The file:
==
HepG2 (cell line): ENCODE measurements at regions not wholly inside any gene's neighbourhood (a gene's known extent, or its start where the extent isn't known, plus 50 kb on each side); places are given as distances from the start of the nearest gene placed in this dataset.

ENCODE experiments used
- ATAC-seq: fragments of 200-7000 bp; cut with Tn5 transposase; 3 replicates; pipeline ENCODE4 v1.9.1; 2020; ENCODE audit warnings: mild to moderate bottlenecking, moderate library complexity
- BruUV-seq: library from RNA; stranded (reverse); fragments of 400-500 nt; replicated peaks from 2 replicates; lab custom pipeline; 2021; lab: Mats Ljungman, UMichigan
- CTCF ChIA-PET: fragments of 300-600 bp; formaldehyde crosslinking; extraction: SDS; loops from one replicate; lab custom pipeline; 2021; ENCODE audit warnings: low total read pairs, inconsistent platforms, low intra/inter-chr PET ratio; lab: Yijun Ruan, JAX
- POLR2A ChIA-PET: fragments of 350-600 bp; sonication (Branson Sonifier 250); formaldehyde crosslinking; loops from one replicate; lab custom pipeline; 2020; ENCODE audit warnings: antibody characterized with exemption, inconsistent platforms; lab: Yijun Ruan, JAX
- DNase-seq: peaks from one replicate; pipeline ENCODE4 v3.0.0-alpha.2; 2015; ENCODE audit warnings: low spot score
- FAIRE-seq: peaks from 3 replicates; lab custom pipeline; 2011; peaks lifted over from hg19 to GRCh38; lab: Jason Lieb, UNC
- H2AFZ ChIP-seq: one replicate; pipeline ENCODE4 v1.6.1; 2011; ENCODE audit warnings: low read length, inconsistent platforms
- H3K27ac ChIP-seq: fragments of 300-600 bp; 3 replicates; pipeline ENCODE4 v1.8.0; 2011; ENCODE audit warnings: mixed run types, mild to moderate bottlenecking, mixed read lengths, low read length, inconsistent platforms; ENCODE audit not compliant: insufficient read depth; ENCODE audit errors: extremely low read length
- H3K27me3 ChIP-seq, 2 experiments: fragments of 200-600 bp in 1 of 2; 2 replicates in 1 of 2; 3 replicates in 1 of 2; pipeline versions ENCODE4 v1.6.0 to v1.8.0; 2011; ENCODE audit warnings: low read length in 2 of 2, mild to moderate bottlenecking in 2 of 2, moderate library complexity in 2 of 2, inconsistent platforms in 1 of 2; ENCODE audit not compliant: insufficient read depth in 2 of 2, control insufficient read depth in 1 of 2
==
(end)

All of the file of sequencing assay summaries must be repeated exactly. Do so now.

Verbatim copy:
HepG2 (cell line): ENCODE measurements at regions not wholly inside any gene's neighbourhood (a gene's known extent, or its start where the extent isn't known, plus 50 kb on each side); places are given as distances from the start of the nearest gene placed in this dataset.

ENCODE experiments used
- ATAC-seq: fragments of 200-7000 bp; cut with Tn5 transposase; 3 replicates; pipeline ENCODE4 v1.9.1; 2020; ENCODE audit warnings: mild to moderate bottlenecking, moderate library complexity
- BruUV-seq: library from RNA; stranded (reverse); fragments of 400-500 nt; replicated peaks from 2 replicates; lab custom pipeline; 2021; lab: Mats Ljungman, UMichigan
- CTCF ChIA-PET: fragments of 300-600 bp; formaldehyde crosslinking; extraction: SDS; loops from one replicate; lab custom pipeline; 2021; ENCODE audit warnings: low total read pairs, inconsistent platforms, low intra/inter-chr PET ratio; lab: Yijun Ruan, JAX
- POLR2A ChIA-PET: fragments of 350-600 bp; sonication (Branson Sonifier 250); formaldehyde crosslinking; loops from one replicate; lab custom pipeline; 2020; ENCODE audit warnings: antibody characterized with exemption, inconsistent platforms; lab: Yijun Ruan, JAX
- DNase-seq: peaks from one replicate; pipeline ENCODE4 v3.0.0-alpha.2; 2015; ENCODE audit warnings: low spot score
- FAIRE-seq: peaks from 3 replicates; lab custom pipeline; 2011; peaks lifted over from hg19 to GRCh38; lab: Jason Lieb, UNC
- H2AFZ ChIP-seq: one replicate; pipeline ENCODE4 v1.6.1; 2011; ENCODE audit warnings: low read length, inconsistent platforms
- H3K27ac ChIP-seq: fragments of 300-600 bp; 3 replicates; pipeline ENCODE4 v1.8.0; 2011; ENCODE audit warnings: mixed run types, mild to moderate bottlenecking, mixed read lengths, low read length, inconsistent platforms; ENCODE audit not compliant: insufficient read depth; ENCODE audit errors: extremely low read length
- H3K27me3 ChIP-seq, 2 experiments: fragments of 200-600 bp in 1 of 2; 2 replicates in 1 of 2; 3 replicates in 1 of 2; pipeline versions ENCODE4 v1.6.0 to v1.8.0; 2011; ENCODE audit warnings: low read length in 2 of 2, mild to moderate bottlenecking in 2 of 2, moderate library complexity in 2 of 2, inconsistent platforms in 1 of 2; ENCODE audit not compliant: insufficient read depth in 2 of 2, control insufficient read depth in 1 of 2